Important! Since 1 July 2017, the tax exemption on pension fund earnings financing a transition-to-retirement pension (TRIP) has been removed. This change applies to TRIPs in place before July 2017 as well as TRIPs commenced on or after 1 July 2017.
Note: The special $35,000 concessional contributions cap for over-50s that applied for the 2016/2017 year (or more specifically, applied to anyone who was aged 49 years or over on 30 June 2016), has dropped to $25,000 for all age groups, since 1 July 2017 (from the 2017/2018 year). If you’re considering a transition-to-retirement pension, while continuing to make super contributions, then seek taxation advice on the merits of such a strategy for your personal circumstances. We explain this strategy in Fact 6 of the article below.
I have often described transition-to-retirement pensions (TRIPs) as the super saver’s version of ‘having your cake and eating it’.
A transition-to-retirement pension enables Australians who have reached their preservation age (at least the age 55, and now increased to at least age 58, depending on date of birth) to access their super in the form of a pension without retiring or satisfying an additional condition of release (for more information on your preservation age see first fact below).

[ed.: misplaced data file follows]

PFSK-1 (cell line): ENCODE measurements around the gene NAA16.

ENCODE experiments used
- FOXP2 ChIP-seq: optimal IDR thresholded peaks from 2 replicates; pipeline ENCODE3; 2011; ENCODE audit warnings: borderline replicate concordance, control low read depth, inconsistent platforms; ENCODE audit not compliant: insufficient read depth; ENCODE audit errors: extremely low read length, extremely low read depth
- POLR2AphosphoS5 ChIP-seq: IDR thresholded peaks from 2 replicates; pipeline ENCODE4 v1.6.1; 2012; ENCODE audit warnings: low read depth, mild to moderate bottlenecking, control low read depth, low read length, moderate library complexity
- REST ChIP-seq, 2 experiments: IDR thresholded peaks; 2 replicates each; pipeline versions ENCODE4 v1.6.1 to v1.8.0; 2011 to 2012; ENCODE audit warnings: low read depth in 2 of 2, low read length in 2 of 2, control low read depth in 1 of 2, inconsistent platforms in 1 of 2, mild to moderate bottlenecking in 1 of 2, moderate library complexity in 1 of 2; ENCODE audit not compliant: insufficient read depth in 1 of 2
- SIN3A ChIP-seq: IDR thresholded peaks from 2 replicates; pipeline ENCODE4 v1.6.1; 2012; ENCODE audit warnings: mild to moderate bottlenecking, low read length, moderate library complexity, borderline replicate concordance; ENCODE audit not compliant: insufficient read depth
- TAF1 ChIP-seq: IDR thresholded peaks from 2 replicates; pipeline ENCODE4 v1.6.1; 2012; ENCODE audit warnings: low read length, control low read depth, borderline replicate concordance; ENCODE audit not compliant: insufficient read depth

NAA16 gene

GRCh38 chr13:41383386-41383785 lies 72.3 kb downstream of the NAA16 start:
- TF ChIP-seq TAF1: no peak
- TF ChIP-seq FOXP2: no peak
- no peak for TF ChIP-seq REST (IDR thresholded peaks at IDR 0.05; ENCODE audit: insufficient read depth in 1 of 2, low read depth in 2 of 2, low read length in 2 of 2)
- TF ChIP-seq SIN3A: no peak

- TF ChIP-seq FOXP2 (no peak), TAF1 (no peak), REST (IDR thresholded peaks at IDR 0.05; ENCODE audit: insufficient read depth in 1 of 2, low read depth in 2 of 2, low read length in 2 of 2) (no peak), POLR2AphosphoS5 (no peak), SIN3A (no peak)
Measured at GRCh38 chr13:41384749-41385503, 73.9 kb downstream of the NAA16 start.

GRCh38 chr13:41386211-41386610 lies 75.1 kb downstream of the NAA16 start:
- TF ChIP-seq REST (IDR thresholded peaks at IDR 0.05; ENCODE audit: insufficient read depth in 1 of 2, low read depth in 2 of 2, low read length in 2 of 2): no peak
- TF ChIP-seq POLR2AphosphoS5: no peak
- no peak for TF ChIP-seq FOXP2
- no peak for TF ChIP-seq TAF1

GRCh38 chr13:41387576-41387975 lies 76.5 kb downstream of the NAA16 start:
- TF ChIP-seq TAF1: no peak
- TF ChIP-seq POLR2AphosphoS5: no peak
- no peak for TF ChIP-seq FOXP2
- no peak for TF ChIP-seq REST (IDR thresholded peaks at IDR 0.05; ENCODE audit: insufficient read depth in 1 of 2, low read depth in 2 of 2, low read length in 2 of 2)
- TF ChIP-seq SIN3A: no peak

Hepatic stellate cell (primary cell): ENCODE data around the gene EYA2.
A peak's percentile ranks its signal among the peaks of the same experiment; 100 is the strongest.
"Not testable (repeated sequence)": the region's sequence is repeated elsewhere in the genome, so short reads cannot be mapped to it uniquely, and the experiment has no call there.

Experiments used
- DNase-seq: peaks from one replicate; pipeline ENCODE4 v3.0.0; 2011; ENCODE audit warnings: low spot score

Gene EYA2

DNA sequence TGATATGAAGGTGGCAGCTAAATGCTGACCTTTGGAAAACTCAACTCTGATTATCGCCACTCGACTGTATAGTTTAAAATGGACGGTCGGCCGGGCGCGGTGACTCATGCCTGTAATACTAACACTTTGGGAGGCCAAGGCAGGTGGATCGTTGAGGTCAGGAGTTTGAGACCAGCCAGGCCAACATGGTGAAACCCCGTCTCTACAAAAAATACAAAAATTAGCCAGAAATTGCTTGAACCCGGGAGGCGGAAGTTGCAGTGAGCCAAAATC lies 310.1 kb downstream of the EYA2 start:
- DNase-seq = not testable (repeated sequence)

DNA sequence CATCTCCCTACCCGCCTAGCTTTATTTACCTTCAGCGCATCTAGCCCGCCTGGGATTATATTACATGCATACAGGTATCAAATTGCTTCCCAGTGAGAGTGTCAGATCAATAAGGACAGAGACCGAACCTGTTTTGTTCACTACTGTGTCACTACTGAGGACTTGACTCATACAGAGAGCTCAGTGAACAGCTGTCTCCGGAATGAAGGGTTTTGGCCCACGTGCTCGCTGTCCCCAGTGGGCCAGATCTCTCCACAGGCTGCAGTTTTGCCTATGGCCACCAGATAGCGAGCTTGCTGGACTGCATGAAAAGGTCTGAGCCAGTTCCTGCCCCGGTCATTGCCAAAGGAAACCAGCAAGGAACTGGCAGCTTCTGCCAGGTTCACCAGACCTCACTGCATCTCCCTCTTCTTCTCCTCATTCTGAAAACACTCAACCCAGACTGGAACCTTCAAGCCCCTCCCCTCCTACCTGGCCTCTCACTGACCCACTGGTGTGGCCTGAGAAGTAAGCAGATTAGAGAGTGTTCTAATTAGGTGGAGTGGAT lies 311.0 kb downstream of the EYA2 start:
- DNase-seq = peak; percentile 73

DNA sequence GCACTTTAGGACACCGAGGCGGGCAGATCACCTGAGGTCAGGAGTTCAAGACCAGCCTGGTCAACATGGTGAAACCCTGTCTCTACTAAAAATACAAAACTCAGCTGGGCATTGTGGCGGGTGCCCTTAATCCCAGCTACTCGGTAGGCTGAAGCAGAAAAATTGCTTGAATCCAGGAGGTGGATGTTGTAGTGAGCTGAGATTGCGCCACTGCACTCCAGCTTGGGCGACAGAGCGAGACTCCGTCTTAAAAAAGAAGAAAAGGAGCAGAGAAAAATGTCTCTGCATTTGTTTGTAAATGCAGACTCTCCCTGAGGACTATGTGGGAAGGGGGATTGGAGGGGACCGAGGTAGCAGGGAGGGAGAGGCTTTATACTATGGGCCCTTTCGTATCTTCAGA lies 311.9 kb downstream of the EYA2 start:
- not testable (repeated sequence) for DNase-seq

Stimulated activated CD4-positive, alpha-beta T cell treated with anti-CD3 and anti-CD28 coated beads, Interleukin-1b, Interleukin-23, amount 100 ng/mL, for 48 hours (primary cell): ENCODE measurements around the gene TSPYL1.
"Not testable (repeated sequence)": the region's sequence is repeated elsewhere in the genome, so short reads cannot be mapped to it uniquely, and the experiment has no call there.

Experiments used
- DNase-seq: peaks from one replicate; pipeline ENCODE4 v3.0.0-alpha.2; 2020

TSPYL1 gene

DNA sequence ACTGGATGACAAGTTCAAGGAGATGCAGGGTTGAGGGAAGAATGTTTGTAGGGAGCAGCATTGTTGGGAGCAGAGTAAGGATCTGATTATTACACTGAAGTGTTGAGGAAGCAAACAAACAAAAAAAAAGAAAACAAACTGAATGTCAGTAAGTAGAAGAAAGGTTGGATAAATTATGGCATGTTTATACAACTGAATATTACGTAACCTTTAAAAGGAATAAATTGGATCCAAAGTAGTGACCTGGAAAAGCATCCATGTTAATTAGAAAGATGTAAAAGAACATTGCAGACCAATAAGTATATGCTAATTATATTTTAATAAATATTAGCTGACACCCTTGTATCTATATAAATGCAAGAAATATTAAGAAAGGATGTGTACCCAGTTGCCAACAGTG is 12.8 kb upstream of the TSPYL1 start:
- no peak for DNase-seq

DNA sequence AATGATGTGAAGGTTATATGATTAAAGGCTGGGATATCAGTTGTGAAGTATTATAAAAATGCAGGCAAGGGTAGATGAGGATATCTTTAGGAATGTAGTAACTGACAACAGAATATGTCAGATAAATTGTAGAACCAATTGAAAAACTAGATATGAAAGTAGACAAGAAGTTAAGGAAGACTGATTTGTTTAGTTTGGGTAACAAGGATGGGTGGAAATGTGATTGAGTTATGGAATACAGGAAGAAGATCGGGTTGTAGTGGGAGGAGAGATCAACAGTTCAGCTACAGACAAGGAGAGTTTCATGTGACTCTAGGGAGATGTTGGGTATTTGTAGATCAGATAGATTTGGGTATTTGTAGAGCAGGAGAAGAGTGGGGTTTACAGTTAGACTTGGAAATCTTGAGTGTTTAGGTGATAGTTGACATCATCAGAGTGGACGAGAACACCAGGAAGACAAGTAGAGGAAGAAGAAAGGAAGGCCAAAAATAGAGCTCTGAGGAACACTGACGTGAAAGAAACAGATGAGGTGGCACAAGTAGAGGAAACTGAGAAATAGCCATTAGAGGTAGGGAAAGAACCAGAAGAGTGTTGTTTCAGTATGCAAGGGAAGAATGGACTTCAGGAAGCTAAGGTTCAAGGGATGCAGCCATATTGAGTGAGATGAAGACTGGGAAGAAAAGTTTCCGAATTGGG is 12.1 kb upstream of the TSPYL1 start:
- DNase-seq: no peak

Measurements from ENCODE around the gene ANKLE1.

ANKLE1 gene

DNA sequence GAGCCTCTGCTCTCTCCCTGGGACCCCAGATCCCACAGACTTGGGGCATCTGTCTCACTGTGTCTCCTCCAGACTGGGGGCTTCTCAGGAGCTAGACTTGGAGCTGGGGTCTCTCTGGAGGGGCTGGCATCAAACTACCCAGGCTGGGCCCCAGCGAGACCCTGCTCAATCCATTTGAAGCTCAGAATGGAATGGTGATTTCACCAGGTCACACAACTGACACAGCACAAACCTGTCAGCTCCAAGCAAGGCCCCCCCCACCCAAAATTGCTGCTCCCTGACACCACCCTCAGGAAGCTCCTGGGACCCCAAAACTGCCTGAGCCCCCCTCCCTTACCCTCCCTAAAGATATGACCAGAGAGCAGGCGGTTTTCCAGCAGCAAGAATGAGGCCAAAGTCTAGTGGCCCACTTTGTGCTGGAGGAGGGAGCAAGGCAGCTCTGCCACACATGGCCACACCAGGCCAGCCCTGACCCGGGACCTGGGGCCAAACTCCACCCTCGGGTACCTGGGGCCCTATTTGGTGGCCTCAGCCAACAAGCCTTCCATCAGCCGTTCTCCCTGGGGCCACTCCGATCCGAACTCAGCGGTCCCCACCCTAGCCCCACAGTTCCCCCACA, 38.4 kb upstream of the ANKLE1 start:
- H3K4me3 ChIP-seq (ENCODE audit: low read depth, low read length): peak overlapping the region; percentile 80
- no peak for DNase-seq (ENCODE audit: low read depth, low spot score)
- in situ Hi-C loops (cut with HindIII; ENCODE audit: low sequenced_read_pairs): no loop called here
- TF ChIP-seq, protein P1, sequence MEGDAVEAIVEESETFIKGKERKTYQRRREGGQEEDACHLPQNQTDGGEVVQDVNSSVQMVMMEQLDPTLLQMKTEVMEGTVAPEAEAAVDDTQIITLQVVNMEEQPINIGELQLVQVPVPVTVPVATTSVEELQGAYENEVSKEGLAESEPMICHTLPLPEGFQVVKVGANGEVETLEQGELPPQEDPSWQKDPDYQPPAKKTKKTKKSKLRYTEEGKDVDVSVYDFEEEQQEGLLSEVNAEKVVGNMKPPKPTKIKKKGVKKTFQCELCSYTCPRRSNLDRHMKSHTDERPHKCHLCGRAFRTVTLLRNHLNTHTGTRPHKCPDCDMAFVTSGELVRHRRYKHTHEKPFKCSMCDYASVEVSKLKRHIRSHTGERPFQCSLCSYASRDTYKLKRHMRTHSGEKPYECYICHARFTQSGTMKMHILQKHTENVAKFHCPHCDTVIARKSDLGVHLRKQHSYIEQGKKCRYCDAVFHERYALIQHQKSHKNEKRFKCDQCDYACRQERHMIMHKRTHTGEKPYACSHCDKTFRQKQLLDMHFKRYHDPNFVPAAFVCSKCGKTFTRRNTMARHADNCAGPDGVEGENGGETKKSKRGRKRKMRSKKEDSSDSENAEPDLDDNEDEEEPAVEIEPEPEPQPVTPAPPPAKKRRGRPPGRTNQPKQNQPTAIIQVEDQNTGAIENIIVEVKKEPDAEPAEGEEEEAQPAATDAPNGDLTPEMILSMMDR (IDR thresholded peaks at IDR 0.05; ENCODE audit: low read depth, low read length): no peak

TRIPs were originally introduced in July 2005 to help Australians who wanted to transition to retirement via part-time work. By starting a TRIP, you don’t have to retire to withdraw your super benefits. You can work part-time or full-time or even casually.
Although some individuals use TRIPs for a gradual transition into retirement, the majority of TRIPpers appear to have used the strategy for boosting super savings and tax management. The key message many advisers have used when recommending a TRIP is: most Australians who have reached preservation age (at least 55, and now increased to at least age 58 since 1 July 2017) can boost super savings while cutting their tax bill, depending on an individual’s level of income and marginal tax rate.